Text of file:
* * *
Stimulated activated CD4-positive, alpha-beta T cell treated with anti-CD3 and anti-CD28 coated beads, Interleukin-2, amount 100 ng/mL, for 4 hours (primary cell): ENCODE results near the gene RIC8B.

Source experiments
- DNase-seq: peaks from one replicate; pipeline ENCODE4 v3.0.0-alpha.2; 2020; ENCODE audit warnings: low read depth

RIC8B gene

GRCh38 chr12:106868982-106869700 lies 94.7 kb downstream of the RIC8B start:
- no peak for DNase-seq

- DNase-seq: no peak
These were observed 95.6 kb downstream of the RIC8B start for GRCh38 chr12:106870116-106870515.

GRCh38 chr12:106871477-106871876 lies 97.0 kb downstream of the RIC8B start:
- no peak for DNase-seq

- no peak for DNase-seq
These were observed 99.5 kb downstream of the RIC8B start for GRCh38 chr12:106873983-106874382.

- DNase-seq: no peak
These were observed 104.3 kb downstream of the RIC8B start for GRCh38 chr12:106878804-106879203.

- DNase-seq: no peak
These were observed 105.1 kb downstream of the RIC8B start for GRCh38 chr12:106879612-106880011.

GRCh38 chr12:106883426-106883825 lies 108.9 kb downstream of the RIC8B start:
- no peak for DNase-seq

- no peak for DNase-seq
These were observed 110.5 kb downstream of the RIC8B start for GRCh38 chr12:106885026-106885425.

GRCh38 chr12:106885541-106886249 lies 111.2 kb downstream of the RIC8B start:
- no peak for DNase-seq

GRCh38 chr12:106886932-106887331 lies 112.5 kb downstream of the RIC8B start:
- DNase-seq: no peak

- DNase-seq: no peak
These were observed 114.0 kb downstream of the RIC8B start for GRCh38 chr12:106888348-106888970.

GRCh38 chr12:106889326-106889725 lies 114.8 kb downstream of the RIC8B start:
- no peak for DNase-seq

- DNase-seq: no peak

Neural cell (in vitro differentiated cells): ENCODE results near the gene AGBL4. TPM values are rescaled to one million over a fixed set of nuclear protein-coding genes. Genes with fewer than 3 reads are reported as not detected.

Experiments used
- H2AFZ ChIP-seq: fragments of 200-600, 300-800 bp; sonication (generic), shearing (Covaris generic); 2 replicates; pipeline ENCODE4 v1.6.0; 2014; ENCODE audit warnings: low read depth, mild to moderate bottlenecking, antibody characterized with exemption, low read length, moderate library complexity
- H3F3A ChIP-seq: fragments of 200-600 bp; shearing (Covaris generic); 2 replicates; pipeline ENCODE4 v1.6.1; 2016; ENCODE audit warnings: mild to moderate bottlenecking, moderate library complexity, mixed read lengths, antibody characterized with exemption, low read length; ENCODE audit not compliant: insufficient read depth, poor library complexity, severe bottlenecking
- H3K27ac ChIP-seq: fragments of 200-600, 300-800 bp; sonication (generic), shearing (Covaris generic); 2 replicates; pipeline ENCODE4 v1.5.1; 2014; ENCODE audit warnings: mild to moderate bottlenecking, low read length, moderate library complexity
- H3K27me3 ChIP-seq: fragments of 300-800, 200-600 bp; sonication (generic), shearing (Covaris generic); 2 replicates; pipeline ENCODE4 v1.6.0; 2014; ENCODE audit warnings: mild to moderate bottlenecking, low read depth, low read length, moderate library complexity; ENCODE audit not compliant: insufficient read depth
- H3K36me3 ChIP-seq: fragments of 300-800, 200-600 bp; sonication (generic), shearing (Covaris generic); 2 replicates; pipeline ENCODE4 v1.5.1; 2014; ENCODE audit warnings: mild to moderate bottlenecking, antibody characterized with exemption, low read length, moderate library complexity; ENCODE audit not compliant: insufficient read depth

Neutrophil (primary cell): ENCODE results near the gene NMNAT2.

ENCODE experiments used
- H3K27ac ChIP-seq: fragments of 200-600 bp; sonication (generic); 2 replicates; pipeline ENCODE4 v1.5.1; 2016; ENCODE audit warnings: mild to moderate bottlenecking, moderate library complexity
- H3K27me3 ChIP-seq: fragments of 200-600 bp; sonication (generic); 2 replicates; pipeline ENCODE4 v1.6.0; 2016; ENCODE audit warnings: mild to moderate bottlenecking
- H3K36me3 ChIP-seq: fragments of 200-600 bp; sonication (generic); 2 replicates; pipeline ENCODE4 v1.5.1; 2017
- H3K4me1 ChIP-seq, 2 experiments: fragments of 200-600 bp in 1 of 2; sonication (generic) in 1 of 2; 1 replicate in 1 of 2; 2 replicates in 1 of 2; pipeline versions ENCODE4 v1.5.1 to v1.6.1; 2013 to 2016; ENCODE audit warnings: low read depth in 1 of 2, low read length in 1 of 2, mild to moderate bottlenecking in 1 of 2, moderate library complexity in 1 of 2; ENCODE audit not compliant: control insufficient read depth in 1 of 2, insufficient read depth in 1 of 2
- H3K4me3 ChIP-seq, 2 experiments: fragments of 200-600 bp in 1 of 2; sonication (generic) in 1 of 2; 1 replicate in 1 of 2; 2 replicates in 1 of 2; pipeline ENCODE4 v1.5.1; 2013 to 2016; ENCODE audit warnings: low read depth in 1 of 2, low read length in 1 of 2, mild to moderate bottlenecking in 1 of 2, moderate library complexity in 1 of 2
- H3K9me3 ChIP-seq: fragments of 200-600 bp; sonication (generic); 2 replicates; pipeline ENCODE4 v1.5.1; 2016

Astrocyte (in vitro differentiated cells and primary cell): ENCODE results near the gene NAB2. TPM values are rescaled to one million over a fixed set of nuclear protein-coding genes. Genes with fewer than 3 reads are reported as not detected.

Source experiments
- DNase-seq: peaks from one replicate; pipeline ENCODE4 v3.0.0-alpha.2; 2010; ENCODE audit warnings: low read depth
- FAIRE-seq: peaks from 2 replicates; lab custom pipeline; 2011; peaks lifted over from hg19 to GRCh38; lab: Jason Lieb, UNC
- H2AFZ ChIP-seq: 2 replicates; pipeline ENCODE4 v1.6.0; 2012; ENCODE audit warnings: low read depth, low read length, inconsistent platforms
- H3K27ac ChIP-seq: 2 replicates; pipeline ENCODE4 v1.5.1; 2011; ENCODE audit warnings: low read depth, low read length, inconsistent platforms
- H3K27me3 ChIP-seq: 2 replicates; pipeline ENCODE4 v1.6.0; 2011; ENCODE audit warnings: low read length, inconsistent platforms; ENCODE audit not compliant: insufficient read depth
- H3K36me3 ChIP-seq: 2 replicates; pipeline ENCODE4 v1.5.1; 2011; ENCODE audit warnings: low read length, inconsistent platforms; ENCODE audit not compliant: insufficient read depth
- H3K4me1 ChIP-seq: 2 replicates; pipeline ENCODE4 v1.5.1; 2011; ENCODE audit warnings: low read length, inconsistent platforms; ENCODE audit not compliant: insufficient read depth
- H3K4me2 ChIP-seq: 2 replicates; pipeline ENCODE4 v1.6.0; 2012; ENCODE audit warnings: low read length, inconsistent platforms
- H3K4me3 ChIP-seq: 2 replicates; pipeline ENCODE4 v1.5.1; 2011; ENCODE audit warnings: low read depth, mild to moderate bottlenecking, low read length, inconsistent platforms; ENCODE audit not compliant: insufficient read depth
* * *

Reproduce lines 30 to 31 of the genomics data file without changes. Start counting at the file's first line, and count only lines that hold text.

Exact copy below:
Neural cell (in vitro differentiated cells): ENCODE results near the gene AGBL4. TPM values are rescaled to one million over a fixed set of nuclear protein-coding genes. Genes with fewer than 3 reads are reported as not detected.

Experiments used